Fitting can be a challenge for even the most seasoned garment sewers. But that’s where a moulage, or “mold,” fitting system comes in. It was developed and used in couture houses to reduce client fitting times, yet home sewers can use the technique to draft personal slopers for a blouse, dress, jacket or an overcoat.
Good to Know: A moulage is not a sloper. The moulage doesn’t have any wearing ease added, so it’s a reflection of an individual’s actual body measurements. A sloper, however, includes minimal wearing ease and is used as the basis for creating new patterns with additional unique design lines.
How to Make a Moulage
What You Need
Good to Know: For a more detailed walk-through on making a moulage, check out Suzy Furrer’s class Patternmaking Basics: The Bodice Sloper.
1. Take Measurements
It’s important to do two things while gathering your measurements: be “lightly dressed” — we’re talking undergarments and nothing else — and find a fitting buddy, AKA someone you’re comfortable being in front of in your underwear.
To begin, tie a piece of elastic around your waist. There are a number of measurements you need to take:
Record each measurement meticulously to the nearest half or full inch.
Pro Tip: The person taking your measurements should pull the measuring tape snugly around the body, keeping the forefinger underneath the tape and a thumb on top to hold the ends together. This helps increase accuracy and allows just a smidgen of ease for when you make the final muslin.
2. Make Your CalculationsOnce all the moulage measurements are taken, it’s time for some simple algebra. We have the detailed calculations you need to make, plus a worksheet to make it easy, in our class Patternmaking Basics: The Bodice Sloper.
3. Draft the Moulage
Draft a moulage back and front using your body measurements and calculations. You’ll need the straight edge, square template and a pencil to draw reference lines on the large piece of paper to create your personalized pattern.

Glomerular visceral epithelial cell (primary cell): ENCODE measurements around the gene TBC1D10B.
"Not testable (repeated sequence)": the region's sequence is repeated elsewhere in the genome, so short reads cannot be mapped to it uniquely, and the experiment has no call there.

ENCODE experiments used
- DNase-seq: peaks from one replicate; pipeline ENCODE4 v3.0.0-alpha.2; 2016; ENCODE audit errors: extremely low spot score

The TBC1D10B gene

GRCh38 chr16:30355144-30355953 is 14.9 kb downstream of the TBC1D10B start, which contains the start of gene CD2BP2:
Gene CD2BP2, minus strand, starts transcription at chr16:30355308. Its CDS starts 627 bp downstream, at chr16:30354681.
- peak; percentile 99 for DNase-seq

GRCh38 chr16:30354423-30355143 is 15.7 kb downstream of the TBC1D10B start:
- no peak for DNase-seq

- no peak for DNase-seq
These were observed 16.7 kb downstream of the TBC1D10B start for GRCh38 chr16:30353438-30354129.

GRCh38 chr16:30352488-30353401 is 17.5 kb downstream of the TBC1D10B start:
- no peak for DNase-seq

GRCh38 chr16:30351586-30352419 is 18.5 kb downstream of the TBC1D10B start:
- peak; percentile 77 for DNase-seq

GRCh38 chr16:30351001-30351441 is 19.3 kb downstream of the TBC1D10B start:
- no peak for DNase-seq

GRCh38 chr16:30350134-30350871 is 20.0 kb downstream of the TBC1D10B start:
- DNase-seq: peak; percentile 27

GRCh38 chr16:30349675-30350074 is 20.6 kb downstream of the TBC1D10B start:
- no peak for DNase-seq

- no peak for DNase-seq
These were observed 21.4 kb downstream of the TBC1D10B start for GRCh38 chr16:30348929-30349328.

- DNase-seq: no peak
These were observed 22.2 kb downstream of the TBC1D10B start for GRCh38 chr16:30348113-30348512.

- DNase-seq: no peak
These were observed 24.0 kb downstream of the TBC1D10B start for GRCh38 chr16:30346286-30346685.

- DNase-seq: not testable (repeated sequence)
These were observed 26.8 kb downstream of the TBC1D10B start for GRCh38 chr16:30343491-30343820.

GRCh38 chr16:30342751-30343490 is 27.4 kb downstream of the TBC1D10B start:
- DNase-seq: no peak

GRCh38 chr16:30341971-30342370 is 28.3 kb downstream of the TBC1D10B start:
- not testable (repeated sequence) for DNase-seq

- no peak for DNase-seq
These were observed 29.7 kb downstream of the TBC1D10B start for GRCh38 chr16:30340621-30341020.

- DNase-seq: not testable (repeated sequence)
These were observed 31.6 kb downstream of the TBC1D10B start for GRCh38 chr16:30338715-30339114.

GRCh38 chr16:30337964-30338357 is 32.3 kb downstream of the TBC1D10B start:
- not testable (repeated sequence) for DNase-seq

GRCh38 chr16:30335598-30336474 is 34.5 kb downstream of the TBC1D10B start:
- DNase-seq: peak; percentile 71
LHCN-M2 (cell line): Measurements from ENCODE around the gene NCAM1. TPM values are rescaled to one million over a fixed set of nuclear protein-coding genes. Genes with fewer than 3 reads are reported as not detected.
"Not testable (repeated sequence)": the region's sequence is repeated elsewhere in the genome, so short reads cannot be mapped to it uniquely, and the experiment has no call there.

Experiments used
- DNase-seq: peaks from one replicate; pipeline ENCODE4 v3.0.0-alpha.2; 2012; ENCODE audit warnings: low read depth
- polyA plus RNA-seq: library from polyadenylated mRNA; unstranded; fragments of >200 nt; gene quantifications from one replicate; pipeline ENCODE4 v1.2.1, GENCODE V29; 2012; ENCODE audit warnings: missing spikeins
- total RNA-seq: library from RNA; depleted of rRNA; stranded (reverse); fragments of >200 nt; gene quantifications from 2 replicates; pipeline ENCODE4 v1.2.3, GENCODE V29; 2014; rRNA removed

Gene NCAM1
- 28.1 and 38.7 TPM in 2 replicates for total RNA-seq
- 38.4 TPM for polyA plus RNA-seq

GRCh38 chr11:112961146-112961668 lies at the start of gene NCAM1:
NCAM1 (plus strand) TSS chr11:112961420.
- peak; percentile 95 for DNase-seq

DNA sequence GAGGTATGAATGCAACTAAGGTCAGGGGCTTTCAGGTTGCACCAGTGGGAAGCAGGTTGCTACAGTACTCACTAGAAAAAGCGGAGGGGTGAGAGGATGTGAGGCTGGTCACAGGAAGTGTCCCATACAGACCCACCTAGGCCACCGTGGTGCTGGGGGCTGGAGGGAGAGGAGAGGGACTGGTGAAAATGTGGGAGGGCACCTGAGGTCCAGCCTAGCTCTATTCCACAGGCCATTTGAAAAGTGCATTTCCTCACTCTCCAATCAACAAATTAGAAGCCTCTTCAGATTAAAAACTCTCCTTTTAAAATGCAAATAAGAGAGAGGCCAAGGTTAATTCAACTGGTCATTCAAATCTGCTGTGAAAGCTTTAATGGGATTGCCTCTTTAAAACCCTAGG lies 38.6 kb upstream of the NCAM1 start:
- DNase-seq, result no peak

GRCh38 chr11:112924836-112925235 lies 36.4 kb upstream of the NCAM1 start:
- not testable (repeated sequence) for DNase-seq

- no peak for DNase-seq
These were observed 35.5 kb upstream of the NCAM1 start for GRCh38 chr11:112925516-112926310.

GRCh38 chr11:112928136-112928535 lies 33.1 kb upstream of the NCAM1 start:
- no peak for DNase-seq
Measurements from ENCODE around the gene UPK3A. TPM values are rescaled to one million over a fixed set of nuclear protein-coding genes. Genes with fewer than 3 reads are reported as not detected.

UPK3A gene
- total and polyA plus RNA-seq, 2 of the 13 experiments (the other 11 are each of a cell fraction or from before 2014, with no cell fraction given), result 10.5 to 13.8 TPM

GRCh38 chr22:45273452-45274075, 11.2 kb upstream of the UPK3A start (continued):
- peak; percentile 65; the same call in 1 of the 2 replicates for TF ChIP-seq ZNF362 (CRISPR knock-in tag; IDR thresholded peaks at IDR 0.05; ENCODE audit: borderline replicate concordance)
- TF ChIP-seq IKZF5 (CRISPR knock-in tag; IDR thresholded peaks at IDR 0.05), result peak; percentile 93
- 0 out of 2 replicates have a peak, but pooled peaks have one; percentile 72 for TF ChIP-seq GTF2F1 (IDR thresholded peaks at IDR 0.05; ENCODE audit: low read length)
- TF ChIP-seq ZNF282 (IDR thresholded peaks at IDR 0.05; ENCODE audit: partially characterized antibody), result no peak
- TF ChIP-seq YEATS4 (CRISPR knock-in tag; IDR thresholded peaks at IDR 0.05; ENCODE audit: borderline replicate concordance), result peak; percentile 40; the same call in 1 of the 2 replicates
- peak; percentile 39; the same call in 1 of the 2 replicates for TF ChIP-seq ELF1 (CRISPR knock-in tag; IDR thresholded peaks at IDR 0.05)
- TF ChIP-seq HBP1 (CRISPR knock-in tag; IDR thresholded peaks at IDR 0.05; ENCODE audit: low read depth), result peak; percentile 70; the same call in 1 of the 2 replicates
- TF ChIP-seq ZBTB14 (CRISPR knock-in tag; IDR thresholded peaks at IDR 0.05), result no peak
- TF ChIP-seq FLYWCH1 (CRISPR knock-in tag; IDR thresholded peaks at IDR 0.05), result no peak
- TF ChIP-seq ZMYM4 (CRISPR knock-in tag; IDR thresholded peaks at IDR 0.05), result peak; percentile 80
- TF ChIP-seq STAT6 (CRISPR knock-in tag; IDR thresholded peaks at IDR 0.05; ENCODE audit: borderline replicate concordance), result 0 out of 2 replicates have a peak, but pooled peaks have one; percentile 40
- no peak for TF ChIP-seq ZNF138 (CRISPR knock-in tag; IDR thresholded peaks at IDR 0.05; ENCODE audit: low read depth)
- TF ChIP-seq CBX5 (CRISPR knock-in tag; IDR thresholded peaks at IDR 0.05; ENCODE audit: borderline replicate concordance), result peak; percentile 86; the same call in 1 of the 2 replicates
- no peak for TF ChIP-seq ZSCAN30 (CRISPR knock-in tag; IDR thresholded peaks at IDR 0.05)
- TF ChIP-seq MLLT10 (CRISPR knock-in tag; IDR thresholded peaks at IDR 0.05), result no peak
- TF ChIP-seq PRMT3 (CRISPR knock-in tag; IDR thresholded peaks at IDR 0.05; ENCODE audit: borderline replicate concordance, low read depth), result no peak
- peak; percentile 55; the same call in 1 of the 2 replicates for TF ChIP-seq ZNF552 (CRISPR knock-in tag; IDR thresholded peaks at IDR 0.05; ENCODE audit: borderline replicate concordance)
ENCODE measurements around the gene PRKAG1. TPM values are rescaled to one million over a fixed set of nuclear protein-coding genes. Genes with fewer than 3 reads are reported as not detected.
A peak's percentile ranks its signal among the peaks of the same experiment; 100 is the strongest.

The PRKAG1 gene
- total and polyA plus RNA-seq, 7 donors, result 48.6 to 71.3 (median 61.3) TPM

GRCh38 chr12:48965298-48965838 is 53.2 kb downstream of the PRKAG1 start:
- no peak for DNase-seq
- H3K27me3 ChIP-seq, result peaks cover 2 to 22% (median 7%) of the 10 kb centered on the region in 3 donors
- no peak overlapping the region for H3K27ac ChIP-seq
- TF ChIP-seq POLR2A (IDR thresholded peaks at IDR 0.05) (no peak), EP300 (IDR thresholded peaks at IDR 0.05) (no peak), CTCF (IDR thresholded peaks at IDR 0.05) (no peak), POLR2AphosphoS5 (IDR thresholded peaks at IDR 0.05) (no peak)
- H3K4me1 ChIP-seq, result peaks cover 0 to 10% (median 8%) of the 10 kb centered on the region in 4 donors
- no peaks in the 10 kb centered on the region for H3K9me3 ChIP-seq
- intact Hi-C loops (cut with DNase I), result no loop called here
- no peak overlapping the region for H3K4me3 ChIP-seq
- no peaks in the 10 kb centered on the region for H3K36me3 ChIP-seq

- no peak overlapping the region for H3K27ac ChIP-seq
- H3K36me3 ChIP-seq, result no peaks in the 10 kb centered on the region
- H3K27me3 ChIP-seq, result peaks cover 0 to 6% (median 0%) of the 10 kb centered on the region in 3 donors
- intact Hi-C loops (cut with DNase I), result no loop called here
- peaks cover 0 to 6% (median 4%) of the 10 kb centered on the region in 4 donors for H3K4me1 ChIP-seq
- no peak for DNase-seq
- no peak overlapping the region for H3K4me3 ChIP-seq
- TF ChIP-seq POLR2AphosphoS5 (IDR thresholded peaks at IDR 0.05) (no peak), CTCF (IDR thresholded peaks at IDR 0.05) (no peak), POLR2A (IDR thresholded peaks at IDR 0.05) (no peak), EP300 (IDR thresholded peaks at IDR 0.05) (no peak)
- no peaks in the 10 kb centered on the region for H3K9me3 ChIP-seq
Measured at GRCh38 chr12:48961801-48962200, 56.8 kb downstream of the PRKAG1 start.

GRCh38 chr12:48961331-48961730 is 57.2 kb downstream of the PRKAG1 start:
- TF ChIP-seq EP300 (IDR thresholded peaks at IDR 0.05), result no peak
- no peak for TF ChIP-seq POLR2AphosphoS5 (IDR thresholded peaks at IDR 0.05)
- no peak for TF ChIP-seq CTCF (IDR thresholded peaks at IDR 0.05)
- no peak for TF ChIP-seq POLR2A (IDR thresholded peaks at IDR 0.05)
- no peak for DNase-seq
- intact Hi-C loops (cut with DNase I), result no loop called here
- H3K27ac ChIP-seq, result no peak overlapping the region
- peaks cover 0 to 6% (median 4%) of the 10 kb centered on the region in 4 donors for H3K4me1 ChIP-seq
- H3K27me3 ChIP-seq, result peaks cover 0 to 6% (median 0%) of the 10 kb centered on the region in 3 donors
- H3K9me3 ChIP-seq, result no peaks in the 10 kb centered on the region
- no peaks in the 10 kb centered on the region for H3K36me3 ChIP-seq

4. Construct a Muslin
Once your moulage is drafted, use the paper pattern to trace cutting and stitching lines for your moulage muslin. Like with any garment, you’ll need to staystitch curves, follow the correct construction order and insert a zipper in the back to allow the moulage to be easily put on and taken off.
5. Fit the Muslin
Try on the completed moulage muslin and check for the correct fit. Remember, this garment should have basically zero ease, no gaps and no wrinkles across your body. It should fit like a glove. Make any necessary adjustments to the muslin garment, then transfer those same adjustments to the paper pattern.
6. Draft a Bodice Sloper
Now that you have all the precise measurements for your moulage, create a sloper with minimal wearing ease added. You’ll use this as your foundation piece to create unlimited designs with a personalized fit.
Hello. I’m a premium Craftsy member and have neen watching Suzy Furrer’s excellent classes. What needs to be done differently to make men’s moulages and slopers?
Send me a short video explanatory please.
In making the Back Bodice Moulage, do I measure down from the neckline (top line), 3 inches or is it 1/2 the distance between top line and bust line?
Draft bodic slipper
Could you please tell me how much do I need to measure for the Cross Back guide line down in the Moulage? In the Back? Thank you so much!